Freeman L.



Tech stack: [python, django, react.js, next.js, postgres, nginx, nix]


Fixthemusic allows people to search and book musicians and bands for their events.

Journey of growth

I have been the sole developer for Fixthemusic since 2016, mainly on a part-time basis but at times full time between my full-time employments in other companies. Throughout that time, the company has scaled significantly, seeing more than 5x increase in enquiries per day. This presents technical challenges to keep our service consistent and free of bugs.

Here are some major milestones that I've accomplished over the years:

Migration into a Single Page App(2016)

The legacy codebase is a Python (Django app) with jQuery on the frontend. While that worked well, it was quite difficult to scale up in terms of the number of unique pages and elements on the site.

I decided to move the frontend code to a React.js project that allows us to work with UI components, which makes it easier to ensure design consistency, enable interactivity, and to make the project more easily maintainable.

With Django REST Framework, the backend solely provides an API that is used to power the frontend.

Optimisation of Django (2017)

As we have more and more data, the backend was becoming increasingly slow and memory consumption was becoming increasingly large. This was mainly due to the ORM nature of Django models, arrising to N+1 problems. I optimised both the user-facing and admin-facing site by preloading data on the SQL layer and caching slow but rarely changing endpoints.

CI & Test driven development (2018)

I introduced CircleCI into the project to run Django tests as well as React UI tests (with Enzyme). With increasing daily active users, we had to be more cautious when deploying new changes to the site, and without QA personel, automated testing made sure we have a little downtime as possible.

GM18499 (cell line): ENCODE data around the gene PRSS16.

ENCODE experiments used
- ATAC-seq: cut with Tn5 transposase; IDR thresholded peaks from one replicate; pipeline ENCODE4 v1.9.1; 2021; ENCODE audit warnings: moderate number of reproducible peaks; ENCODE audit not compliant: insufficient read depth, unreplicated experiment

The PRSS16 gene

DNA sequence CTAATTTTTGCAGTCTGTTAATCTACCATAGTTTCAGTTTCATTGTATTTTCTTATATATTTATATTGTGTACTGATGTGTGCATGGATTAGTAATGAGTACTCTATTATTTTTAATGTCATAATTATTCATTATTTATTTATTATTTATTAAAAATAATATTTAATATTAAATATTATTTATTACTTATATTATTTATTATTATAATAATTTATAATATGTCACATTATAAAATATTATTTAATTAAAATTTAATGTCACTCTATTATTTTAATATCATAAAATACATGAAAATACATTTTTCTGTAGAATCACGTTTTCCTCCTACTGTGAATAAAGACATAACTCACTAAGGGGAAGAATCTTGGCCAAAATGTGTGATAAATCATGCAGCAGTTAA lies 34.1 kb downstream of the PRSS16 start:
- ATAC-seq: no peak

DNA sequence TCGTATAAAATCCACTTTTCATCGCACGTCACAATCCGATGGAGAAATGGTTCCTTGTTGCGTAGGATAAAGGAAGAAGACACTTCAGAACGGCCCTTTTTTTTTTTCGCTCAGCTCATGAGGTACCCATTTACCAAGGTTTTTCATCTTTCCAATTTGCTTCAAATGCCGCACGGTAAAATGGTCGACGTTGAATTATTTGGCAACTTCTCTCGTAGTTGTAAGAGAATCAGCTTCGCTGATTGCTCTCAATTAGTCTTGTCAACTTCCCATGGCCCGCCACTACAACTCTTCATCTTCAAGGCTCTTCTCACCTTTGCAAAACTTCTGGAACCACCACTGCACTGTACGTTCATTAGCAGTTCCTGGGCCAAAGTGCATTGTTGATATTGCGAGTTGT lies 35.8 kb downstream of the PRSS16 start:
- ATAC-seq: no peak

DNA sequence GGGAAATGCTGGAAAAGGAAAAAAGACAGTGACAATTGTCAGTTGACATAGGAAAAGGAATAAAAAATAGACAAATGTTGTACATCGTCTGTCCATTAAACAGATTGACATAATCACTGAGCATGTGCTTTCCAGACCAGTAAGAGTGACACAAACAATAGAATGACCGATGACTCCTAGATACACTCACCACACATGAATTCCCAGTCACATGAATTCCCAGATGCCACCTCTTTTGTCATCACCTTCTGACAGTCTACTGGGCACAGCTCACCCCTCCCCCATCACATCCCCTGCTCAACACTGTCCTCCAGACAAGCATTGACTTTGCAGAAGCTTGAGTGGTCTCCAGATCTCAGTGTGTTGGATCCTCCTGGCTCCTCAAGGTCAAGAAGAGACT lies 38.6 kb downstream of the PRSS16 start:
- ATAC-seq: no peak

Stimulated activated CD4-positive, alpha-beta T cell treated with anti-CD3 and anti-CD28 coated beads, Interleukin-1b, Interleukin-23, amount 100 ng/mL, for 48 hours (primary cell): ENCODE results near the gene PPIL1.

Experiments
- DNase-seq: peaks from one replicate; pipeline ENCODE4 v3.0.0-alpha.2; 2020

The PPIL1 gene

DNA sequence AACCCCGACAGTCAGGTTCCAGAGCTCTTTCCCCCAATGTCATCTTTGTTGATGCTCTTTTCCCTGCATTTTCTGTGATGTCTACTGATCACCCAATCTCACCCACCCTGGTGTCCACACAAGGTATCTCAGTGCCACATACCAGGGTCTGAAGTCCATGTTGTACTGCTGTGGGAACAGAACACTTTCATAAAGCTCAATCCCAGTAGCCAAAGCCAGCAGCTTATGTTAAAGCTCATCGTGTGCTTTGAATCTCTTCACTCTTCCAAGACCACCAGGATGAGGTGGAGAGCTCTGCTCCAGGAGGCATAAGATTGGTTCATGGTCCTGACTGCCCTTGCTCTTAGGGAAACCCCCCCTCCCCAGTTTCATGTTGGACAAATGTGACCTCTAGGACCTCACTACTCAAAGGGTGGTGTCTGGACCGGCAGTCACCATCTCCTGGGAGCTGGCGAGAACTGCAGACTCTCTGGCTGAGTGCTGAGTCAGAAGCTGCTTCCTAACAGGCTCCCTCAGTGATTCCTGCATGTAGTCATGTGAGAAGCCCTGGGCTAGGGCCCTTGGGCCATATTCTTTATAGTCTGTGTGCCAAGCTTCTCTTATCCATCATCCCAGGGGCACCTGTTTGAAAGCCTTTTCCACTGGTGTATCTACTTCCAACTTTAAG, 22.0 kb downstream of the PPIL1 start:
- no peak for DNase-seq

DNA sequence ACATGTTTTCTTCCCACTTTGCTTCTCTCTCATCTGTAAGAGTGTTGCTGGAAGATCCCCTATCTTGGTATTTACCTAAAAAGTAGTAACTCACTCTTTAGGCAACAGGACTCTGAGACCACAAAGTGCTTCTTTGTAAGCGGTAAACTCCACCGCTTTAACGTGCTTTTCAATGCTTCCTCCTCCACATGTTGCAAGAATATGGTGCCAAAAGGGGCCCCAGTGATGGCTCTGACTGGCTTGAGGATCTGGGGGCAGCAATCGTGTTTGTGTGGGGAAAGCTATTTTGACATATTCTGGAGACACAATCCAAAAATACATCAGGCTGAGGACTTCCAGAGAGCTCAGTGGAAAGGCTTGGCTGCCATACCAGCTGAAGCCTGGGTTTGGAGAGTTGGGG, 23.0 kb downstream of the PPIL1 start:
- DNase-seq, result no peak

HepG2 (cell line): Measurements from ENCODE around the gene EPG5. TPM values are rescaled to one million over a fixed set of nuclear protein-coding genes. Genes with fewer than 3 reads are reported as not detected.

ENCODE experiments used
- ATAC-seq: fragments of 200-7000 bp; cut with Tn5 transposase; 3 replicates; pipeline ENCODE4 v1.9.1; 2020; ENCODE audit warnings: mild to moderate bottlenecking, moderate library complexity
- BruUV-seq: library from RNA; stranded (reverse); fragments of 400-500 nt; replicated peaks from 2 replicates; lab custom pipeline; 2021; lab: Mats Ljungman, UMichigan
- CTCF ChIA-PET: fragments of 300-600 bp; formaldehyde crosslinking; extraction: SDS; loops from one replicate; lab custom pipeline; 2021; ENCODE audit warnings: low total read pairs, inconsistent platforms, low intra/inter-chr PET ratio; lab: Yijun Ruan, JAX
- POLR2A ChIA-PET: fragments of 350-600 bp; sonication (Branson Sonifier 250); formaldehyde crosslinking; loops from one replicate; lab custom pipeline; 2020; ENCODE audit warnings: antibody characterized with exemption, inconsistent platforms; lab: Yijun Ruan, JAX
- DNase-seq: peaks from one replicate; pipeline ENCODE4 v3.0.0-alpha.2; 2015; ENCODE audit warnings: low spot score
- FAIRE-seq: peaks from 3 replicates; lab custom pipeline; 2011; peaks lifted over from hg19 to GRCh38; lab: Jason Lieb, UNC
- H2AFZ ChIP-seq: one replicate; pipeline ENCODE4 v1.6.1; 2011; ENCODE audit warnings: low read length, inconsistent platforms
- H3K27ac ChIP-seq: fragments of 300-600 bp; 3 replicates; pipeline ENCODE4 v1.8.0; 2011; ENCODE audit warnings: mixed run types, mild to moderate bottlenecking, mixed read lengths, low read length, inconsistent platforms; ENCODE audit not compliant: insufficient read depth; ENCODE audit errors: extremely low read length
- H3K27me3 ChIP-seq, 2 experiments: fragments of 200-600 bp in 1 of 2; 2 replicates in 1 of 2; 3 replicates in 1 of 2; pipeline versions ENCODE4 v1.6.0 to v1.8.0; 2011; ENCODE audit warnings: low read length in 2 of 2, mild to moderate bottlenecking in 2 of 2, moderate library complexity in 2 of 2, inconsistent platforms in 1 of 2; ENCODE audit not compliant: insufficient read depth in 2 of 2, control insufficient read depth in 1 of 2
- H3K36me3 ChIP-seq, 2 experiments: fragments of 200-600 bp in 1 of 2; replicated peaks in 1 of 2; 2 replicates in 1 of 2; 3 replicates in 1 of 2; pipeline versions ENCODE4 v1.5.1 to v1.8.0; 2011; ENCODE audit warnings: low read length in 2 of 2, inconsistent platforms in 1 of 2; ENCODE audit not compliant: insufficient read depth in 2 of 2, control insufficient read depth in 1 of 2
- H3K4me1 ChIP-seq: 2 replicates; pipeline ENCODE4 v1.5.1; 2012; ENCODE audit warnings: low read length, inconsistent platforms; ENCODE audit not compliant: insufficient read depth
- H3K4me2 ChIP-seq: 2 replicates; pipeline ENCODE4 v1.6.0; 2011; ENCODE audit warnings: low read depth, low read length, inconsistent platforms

Migration to Heroku (2018)

As we wanted to introduce a significant number of new features to the site, I wanted to be able to focus on UI and API development and less on DevOps. I decided that Heroku was suitable for us. To ensure consistency between dev, staging, and production environments, I deployed services as Docker containers.

Server side rendering (2018-2019)

The migration to a single page app (SPA) and a fully client-rendered frontend had a positive impact on the site's user experience, and it allowed me to implement new functionalities quickly. However one trade-off is longer page load time on slower devices and slower connections.

I decided to move the codebase to Next.js, which was becoming a stable SSR framework for React apps. The improvement on page load time was very noticeable on slower devices and connection, which a significant proportion of our users have. It helped us improve our PageSpeed score as well.

Migration to NixOS (2020)

The migration to Heroku 2 years earlier allowed us to offload DevOps work almost completely. However, as traffic grows, we had to keep increasing the size and number of Dynos, which was becoming costly (at around $500/month).

I decided to move our infrastructure back to a single server, which we can easily vertically scale in terms of RAM and CPU to accommodate for a realistic amount of growth in the next few years while making significant cost savings.

The migration to NixOS also helped me to:

Migratory Challenges

One of the biggest challenges to improving the site and keeping up with best practices is to introduce widespread changes and refactoring to the codebase without causing disruptions to the service.

I used a number of solutions to bridge old and new services in such a way that the two could work in tandem with each other. This includes routing urls to different servers (legacy and new), using feature flags, and also extensive unit and integration tests.

Current Architecture